Gregory L. Ulmer, media theorist, first coined the term electracy in Internet Invention: From Literacy to Electracy (2003) to describe the apparatus shift from print literacy to electronic media. It encompasses not only the cultural, institutional, pedagogical, and ideological implications inherent in the transition but also offers a theoretical and methodological framework for composing new artistic and scholarly works. Ulmer’s emphasis on heuretics (invention), as distinguished from the primarily literate practice of hermeneutics (interpretation), reflects the necessary convergence of aesthetics and theory in the age of electracy.
In Illogic to Sense: The Gregory L. Ulmer Remix Anthology (2001), Darren Tofts and Lisa Guy place Ulmer’s work as “central to contemporary thinking about the future of writing, of schooling and paradigms of learning, [and of] the dynamics of creativity and the poetics of invention,” as well as how existing institutions take on new social roles and responsibilities. Ulmer’s work has now influenced scholars and artists working in fields including literature, rhetoric, writing studies, philosophy, performance art, architecture, and political science and public policy. Ulmer’s use of “konsult” as practice and method, most recently detailed in his work on “theopraxesis,” provides signposts for how we can apply electrate logic in a trans-disciplinary manner to tackle the fundamental question of collective well-being. In short, as Ulmer notes, “Problems B Us.”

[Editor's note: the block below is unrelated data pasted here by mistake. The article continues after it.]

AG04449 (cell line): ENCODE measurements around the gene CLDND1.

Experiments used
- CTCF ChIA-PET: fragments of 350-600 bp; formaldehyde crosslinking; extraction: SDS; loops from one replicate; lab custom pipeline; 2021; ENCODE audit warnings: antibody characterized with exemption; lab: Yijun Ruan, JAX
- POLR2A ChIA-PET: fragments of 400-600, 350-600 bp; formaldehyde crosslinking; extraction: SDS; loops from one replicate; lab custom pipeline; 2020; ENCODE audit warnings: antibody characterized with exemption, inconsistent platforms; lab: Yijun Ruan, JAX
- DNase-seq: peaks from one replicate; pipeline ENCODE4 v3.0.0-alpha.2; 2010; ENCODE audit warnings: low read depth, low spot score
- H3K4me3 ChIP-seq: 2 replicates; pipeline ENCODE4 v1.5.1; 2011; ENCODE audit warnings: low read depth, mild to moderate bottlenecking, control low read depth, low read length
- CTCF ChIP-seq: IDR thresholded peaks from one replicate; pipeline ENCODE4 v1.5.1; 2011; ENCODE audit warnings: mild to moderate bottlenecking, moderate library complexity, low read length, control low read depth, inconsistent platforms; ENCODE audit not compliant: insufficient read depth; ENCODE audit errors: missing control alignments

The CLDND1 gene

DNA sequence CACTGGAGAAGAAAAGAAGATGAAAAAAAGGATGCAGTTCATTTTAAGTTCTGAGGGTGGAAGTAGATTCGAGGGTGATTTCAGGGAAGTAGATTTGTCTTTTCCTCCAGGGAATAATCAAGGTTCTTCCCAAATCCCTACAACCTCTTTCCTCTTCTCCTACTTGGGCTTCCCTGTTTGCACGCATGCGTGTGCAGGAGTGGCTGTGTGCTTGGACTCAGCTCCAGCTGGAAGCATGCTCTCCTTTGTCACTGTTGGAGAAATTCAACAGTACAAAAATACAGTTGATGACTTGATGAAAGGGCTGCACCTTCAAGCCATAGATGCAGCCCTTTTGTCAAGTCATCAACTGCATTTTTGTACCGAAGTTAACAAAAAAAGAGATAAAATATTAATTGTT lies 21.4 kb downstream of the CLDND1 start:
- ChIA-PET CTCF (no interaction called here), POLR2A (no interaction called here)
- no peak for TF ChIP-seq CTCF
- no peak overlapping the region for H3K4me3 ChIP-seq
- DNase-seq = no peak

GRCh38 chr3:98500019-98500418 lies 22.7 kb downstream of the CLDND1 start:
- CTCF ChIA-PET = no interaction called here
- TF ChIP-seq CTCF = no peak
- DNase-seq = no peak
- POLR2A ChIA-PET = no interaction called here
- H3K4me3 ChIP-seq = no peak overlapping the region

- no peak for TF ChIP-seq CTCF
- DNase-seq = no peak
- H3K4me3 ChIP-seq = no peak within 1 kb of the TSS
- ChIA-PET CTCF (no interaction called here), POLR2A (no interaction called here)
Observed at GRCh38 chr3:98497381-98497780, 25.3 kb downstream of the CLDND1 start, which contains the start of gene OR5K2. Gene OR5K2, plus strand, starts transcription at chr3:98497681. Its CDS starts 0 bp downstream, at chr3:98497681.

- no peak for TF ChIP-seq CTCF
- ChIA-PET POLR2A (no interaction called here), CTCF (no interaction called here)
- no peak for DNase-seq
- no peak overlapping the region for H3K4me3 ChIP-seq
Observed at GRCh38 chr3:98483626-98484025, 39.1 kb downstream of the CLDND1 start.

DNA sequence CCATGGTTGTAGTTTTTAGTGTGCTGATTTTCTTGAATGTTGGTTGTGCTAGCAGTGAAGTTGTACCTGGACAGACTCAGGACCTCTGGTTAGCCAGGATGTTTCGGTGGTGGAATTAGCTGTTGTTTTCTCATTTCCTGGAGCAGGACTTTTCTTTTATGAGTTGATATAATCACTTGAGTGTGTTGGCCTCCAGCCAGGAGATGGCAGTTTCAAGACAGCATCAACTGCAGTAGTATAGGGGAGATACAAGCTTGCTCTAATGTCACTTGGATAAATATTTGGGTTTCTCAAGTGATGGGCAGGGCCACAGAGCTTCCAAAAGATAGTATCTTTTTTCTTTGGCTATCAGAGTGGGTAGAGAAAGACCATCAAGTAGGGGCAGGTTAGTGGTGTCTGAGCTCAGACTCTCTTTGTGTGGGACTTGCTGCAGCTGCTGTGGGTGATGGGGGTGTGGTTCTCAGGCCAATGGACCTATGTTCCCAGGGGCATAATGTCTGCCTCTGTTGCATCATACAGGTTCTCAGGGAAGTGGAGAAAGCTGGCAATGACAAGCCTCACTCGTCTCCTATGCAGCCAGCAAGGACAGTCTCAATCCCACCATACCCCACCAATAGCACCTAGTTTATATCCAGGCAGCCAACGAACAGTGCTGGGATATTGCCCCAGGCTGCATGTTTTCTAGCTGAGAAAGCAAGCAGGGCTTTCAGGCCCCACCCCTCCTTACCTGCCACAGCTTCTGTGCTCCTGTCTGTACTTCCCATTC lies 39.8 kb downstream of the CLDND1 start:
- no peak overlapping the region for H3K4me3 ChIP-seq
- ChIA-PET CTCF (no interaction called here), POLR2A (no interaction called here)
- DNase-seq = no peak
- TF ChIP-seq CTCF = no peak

Despite Ulmer’s influence, directly and indirectly cited in a host of works, his home-spun “puncepts” demand further development. This project collects original essays from emerging / early-career scholars and artists working in elecracy. The title, “Problems B Us,” is the slogan of Ulmer’s EmerAgency and subverts the traditional literate-centric work of consultants. In this new model, problems explain the field, the situation, the method, and contributors / participants. Each chapter of this anthology takes on a particular theme, puncept, or discipline to investigate and demonstrate the implications of electrate methods on the future of the respective fields of study in question.
The editors of this collection especially encourage collaborative chapter proposals from diverse voices that demonstrate the social, cultural, and transdisciplinary inclusivity of all things electrate.
Potential Topics may include the following:
The future of education
Politics, community engagement and social justice
Environmental rhetoric and eco-criticism
Art, architecture, and design
University and writing programs, administration, and infrastructure
Memory, memorialization, and monumentality
Film, sound and media studies
Economy and/as shared sense of value
Ethics, prudence, and decorum
Rhetorics of truth and reality
Function, purpose, and future of the humanities
Development and distribution of knowledge/information
Language, coding, and programming
Science and the arts (and the conjunction of the two)
Final 5,000-6,000-word essays will be due in August 2021.
Please send chapter abstracts (200-300 words) and a current CV as doc or docx files to the editors at email@example.com by March 1, 2021.
K. A. Wisniewski, American Antiquarian Society
Scott D. Sundvall, University of Memphis
Sergio C. Figueiredo, Kennesaw State University